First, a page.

Machine builders often need to add custom, high-performance functionality to their automation systems because off-the-shelf controllers and I/O cant meet their requirements. This customization must be implemented primarily in hardware rather than software to gain the needed high-speed functionality.
One option is a custom board built around a high-performance microprocessor. A second option is an Application Specific Integrated Circuit (ASIC) chip or chip set. A third option is a Field Programmable Gate Array (FPGA) chip or chip set.
A decade ago, custom boards carried much higher unit costs than ASICs, but the non-recurring engineering (NRE) costs were much lower. Many lines of code would have been needed to program the needed functionality into the custom boards microprocessor.
If the application was really high-volumesay more than 100,000 units per yearthe ASIC solution might have been employed. The lower unit cost of the ASIC compared to the custom board would have allowed the machine builder to recover the high NRE costs of the ASIC solution.
FPGAs really werent viable for any but the simplest applications, until recently. As I wrote in a 2004 TechFlash column [Signal Processing at Warp Speed, FPGAs have been around for decades, but their use has been limited largely to niche applications such as prototyping and emulation systems.
That was then. The ASIC-versus-FPGA landscape has changed dramatically. ASIC design starts peaked at 11,000 in 1997 and dropped to 2,000 in 2004 and 1,800 in 2007. FPGAs were just getting off the ground in 1997, but have since increased to 86,000 in 2006, with projected growth to 112,000 in 2010.
Why the change? In that 2004 article, I said, In the past four years, FPGA technology has improved significantly, and this is increasing their popularity and changing the way FPGAs are applied.
This is even truer today. FPGA technology continues to improve with more gates per chip, lower costs, and easier programming methods. The two undisputed market leaders in the FPGA market are Altera and Xilinx, and many companies in the automation industry already use their FPGA hardware and programming software.
We wrote about one such company in 2004. Were developing a new stepper-motor controller that duplicates the functions of a CPU, a floating-point processor, dedicated counting hardware, and a dedicated pulse output hardware on one FPGA, said Robert Oglesby, president of Host Engineering, a technology provider to AutomationDirect. A bigger and faster CPU could accomplish the same thing, but at a price, power, and size premium.
We recently interviewed Oglesby again and found Hosts use of FPGAs continues apace. The arrival of low-cost FPGAs dramatically leveled the playing field in favor of companies like ours, he says. It brought ASIC-like functionality and performance to a price level we can manage easily.
We talked earlier about the high NRE costs associated with ASICs, and Oglesby responds, Big companies can afford to spend six or seven figures making ASICs, but small companies cant.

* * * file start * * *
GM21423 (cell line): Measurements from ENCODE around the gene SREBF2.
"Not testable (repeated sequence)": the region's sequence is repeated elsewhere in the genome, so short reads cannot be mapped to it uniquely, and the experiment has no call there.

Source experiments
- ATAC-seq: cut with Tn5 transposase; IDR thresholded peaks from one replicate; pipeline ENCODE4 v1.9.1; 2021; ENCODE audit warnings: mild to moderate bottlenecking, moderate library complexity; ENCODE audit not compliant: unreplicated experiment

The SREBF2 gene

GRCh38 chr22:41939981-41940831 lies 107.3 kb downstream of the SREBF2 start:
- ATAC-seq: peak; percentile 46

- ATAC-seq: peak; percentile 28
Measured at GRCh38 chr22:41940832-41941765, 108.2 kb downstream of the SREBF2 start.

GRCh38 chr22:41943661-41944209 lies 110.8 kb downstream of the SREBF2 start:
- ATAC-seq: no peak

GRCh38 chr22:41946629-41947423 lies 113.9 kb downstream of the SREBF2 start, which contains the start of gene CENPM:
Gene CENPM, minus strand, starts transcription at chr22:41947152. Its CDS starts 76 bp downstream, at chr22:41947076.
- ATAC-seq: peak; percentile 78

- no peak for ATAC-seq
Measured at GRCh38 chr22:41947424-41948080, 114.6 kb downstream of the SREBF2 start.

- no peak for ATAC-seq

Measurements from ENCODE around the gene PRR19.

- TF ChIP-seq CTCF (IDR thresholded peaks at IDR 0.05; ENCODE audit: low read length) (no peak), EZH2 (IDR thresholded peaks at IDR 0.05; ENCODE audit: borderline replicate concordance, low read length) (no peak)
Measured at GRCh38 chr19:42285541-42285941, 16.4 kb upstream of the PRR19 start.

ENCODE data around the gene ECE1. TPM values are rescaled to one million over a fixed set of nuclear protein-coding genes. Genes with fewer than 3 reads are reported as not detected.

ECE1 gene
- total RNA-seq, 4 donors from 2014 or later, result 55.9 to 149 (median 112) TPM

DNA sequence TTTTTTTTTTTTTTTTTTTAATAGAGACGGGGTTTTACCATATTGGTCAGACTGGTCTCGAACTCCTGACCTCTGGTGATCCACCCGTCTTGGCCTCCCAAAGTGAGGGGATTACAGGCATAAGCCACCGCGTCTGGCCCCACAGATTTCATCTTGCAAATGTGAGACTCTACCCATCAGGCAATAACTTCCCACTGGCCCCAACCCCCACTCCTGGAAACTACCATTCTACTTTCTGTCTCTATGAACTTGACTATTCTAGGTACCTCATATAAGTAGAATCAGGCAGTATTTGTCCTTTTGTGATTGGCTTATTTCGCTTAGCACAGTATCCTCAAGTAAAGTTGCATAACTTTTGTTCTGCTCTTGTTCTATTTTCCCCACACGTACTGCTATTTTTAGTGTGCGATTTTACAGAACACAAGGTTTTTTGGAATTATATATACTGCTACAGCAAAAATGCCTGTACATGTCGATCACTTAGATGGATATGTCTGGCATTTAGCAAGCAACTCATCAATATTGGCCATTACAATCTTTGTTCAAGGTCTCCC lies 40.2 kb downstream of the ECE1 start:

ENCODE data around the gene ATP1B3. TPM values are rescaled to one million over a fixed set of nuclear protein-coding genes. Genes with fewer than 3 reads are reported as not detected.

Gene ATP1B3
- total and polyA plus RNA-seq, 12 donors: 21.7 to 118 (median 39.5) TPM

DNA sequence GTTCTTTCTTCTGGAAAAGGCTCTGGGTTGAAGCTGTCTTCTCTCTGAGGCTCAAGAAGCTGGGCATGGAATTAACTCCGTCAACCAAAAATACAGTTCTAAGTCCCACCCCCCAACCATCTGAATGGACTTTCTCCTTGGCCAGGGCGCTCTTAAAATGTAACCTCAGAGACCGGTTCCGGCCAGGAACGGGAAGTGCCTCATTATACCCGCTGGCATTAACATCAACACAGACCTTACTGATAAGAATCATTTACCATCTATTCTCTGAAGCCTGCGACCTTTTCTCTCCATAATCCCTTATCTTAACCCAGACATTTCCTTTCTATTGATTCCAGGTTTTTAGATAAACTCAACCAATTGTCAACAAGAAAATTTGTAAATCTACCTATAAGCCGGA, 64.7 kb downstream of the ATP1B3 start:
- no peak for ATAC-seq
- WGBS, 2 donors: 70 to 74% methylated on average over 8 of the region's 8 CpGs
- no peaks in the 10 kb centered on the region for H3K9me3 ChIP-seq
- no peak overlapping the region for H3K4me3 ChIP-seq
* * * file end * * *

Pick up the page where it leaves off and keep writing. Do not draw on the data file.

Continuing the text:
Host Engineering and other firms like it have small volumes, and machine builders large and small also have comparatively small volumes. This means that FPGAs will beat ASICs hands-down for most every machine-builder application due to their much lower NRE costs.
Host provided a chronology of how FPGAs have improved over the past few years to make implementation easier for low-volume applications. For us there were two key elements, and they arrived simultaneously in 2003, says Oglesby. One was the availability of a high-performance, vendor-supplied, soft processor, Altera NIOS. The other was the availability of Altera Cyclone 1C6, a sub-$15 solution that allows integration of the processor, an Ethernet port, and a backplane interface.
Since then, Host moved to the NIOS 2 in 2005, and is moving toward the soon-to-be-released Altera Cyclone III.
Automation product vendors use FPGAs, but how about machine builders and the firms that directly service them? Acceptance by this group has been limited by the relative complexity of FPGA implementation.
As Oglesby recounted, even a hardware design firm like his found it difficult to use FPGAs prior to 2003 because of a lack of easy-to-use software tools. It was that much more difficult for machine builders and other non-specialists.
The hardware-like nature of FPGA processors makes them difficult for typical software developers to efficiently use, especially in one-off or custom applications, says Brian Tithecott, director of sales and marketing at SBS Canada in Waterloo, Ontario.
To address the machine builder FPGA market, National Instruments did two things, as we reported in 2004. First, it provideded a graphical FPGA programming language, and, second, it embedded FPGAs in its off-the-shelf I/O modules.
NIs compact reconfigurable I/O (CompactRIO) system lets machine builders program FPGAs with the high-level graphical programming language supplied with LabView software. Machine builders familiar with HMI configuration can learn to implement LabView FPGA solutions quickly.
What sorts of machine builder apps are best suited to FPGAs? Just like ASICs, FPGAs are good at doing specific things very quickly, such as in-parallel processing, says Tithecott. Unlike ASICs, FPGAS have that benefit of software-loadable flexibility.